What you Smell is Impacting Your Health

Have you wondered what the ‘big deal’ is about the essential oils industry?  I mean, why are so many people now using diffusers instead of ‘plug-ins’?  For years I loved using synthetic fragrances — I sprayed, misted, and squirted them all over my home. However, the more I learned about synthetic fragrances, the more I couldn’t ignore some of the effects they were having on my health.  Eventually I opened up to trying essential oils, eventually became an essential oils ‘user’, and have never looked back!  I now love to share information with others about how essential oils can help people reduce their toxic load but still keep a home that has a clean, welcoming aroma.  If you are considering how to reduce your toxic load as it relates to synthetic fragrances, read on for 4 things you should consider about the fragrance industry and how it may be impacting your overall health and some great tools to make healthy changes!

  1. What are synthetic fragrances, anyway?  The ingredients used in synthetic fragrances are man-made. Synthetic aromatic raw materials have either been chemically created (mostly from petroleum), or started as naturals and have had their chemical structure modified. A synthetic fragrance may have no natural ingredients in it or a combination of some.  Be aware that the term ‘natural fragrance’ represents a broad range regarding how processed (and damaging) a natural material was modified to create the final product.  The chemicals included in these products include benzene derivatives, aldehydes, phthalates, and many other known toxins that are capable of causing cancer, birth defects, nervous-system disorders and allergies (some of which are cited on the EPA’s hazardous waste list!).

  2. Why are harmful chemicals allowed to be used in home fragrances?  Long story short, the fragrance industry is largely self-regulated.  Manufacturers are able to ‘hide’ hundreds of synthetic chemicals in the word “fragrance” without revealing what those ingredients are to consumers. The fragrance industry claims that they review the safety of fragrance chemicals by using a panel of independent experts who review all the data and publish their findings. They also self-impose restrictions (and occasionally bans) on certain fragrance ingredients intended to keep fragrances ‘safe’. Despite these measures, many consumers question if these supposed safeguards are ‘enough’ to keep people safe given the known effects of many chemicals used in many fragrance products on the market. Of highest concern is a legal loophole that perpetuates the toxicity of the fragrance industry. The laws we have today emerged when companies lobbied decades ago to protect the recipes of their fragrances (then made from truly natural flowers and oils) but now serves to protect manufacturers who use over 3,000 chemicals in products used daily as we go about using products to maintain our daily lives.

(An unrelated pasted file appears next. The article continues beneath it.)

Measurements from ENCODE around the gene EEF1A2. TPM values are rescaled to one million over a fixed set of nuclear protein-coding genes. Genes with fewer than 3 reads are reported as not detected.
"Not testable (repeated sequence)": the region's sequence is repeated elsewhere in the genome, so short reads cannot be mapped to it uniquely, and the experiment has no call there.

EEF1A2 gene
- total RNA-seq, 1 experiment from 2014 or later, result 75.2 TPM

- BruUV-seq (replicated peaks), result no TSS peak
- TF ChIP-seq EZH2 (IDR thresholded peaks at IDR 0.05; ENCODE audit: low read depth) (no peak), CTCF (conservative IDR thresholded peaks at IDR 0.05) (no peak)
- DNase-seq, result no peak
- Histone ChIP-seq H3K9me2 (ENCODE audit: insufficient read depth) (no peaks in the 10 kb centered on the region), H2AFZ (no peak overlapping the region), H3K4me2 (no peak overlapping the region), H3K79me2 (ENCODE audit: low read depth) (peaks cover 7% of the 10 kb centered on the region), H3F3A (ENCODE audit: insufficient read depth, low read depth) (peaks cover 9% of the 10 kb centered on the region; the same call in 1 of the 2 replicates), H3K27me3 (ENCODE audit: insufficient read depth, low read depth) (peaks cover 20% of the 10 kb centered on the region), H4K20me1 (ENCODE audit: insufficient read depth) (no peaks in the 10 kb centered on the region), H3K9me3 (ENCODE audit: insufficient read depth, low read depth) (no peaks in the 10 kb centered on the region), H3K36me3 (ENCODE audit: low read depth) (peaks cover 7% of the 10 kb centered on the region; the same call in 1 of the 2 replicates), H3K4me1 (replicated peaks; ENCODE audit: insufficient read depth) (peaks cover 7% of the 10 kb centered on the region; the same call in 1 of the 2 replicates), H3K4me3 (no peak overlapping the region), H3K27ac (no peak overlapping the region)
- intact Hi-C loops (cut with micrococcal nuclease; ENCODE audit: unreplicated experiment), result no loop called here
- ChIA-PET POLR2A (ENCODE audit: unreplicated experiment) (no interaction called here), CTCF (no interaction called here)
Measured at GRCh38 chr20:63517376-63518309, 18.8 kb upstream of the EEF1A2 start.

3. How can I reduce my exposure to harmful chemicals contained in fragranced household personal care and cleaning products? Many of us are aware of the chemicals contained in most mass-produced foods and, therefore, work to eat organic, avoid foods with added hormones or those made from genetically modified organisms (GMOs), and do our best to read nutritional labels.  These same skills are what you can apply to the way you consume cleaning supplies and personal care products.  This is especially important with chemicals such as phthalates which have been shown to disrupt hormone activity, reduce sperm counts, cause reproductive malformation, and have been linked to liver and breast cancer, diabetes, and obesity as well as fetal exposure being connected with autism, ADHD, and neurological disorders. To reduce your exposure to these chemicals and thereby reduce your toxic load, you can read the labels of personal care and household cleaning products and research what the chemicals listed actually are and how they might impact your health.

  4. What are some ‘next steps’ I can take to chip away at my  toxic load from fragrances? The ingredients in “fragrance” are absorbed into the bloodstream through inhalation, ingestion, or absorption through the skin. As best practice, I advise people to avoid ALL products with the ingredient “fragrance” on the label—including perfumes and colognes, baby lotions and wipes, air fresheners and candles, dryer sheets and detergents, and so on. Even if the front screams “fragrance free,” products can still contain fragrance ingredients as a masking agent to cover unpleasant chemical smells, so be sure to read the labels and do the research!  The following resources are some of my favorites to help: